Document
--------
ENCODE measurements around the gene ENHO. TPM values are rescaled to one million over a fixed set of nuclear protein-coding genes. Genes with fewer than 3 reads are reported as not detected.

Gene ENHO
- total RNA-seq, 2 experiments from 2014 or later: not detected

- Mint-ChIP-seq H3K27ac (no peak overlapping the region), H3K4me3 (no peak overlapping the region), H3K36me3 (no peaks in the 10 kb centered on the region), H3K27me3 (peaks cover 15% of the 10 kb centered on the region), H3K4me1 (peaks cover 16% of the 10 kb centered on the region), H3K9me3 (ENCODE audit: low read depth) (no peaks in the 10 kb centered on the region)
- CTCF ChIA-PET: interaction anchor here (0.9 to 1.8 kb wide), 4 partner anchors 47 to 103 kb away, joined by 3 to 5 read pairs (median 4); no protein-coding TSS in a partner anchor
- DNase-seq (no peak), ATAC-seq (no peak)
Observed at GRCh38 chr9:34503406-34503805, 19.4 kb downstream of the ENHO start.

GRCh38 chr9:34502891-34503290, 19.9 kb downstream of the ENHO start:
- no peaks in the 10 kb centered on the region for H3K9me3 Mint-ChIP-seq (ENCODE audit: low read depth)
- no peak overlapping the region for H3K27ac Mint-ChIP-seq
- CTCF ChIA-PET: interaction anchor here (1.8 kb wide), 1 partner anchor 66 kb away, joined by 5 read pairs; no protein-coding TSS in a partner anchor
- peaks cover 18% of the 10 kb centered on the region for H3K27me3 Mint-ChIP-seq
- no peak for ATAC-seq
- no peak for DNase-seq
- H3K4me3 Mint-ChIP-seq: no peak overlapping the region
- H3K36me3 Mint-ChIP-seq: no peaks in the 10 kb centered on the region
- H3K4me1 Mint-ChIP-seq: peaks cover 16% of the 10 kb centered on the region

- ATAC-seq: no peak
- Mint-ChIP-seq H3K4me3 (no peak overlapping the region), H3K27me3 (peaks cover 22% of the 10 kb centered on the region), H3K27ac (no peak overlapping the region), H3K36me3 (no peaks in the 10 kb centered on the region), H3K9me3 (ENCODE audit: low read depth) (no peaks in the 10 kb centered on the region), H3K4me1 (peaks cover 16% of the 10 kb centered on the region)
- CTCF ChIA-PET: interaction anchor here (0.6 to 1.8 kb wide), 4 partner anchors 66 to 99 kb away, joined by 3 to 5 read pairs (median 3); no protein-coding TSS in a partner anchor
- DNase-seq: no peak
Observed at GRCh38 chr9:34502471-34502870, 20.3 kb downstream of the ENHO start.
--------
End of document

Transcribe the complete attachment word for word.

ENCODE measurements around the gene ENHO. TPM values are rescaled to one million over a fixed set of nuclear protein-coding genes. Genes with fewer than 3 reads are reported as not detected.

Gene ENHO
- total RNA-seq, 2 experiments from 2014 or later: not detected

- Mint-ChIP-seq H3K27ac (no peak overlapping the region), H3K4me3 (no peak overlapping the region), H3K36me3 (no peaks in the 10 kb centered on the region), H3K27me3 (peaks cover 15% of the 10 kb centered on the region), H3K4me1 (peaks cover 16% of the 10 kb centered on the region), H3K9me3 (ENCODE audit: low read depth) (no peaks in the 10 kb centered on the region)
- CTCF ChIA-PET: interaction anchor here (0.9 to 1.8 kb wide), 4 partner anchors 47 to 103 kb away, joined by 3 to 5 read pairs (median 4); no protein-coding TSS in a partner anchor
- DNase-seq (no peak), ATAC-seq (no peak)
Observed at GRCh38 chr9:34503406-34503805, 19.4 kb downstream of the ENHO start.

GRCh38 chr9:34502891-34503290, 19.9 kb downstream of the ENHO start:
- no peaks in the 10 kb centered on the region for H3K9me3 Mint-ChIP-seq (ENCODE audit: low read depth)
- no peak overlapping the region for H3K27ac Mint-ChIP-seq
- CTCF ChIA-PET: interaction anchor here (1.8 kb wide), 1 partner anchor 66 kb away, joined by 5 read pairs; no protein-coding TSS in a partner anchor
- peaks cover 18% of the 10 kb centered on the region for H3K27me3 Mint-ChIP-seq
- no peak for ATAC-seq
- no peak for DNase-seq
- H3K4me3 Mint-ChIP-seq: no peak overlapping the region
- H3K36me3 Mint-ChIP-seq: no peaks in the 10 kb centered on the region
- H3K4me1 Mint-ChIP-seq: peaks cover 16% of the 10 kb centered on the region

- ATAC-seq: no peak
- Mint-ChIP-seq H3K4me3 (no peak overlapping the region), H3K27me3 (peaks cover 22% of the 10 kb centered on the region), H3K27ac (no peak overlapping the region), H3K36me3 (no peaks in the 10 kb centered on the region), H3K9me3 (ENCODE audit: low read depth) (no peaks in the 10 kb centered on the region), H3K4me1 (peaks cover 16% of the 10 kb centered on the region)
- CTCF ChIA-PET: interaction anchor here (0.6 to 1.8 kb wide), 4 partner anchors 66 to 99 kb away, joined by 3 to 5 read pairs (median 3); no protein-coding TSS in a partner anchor
- DNase-seq: no peak
Observed at GRCh38 chr9:34502471-34502870, 20.3 kb downstream of the ENHO start.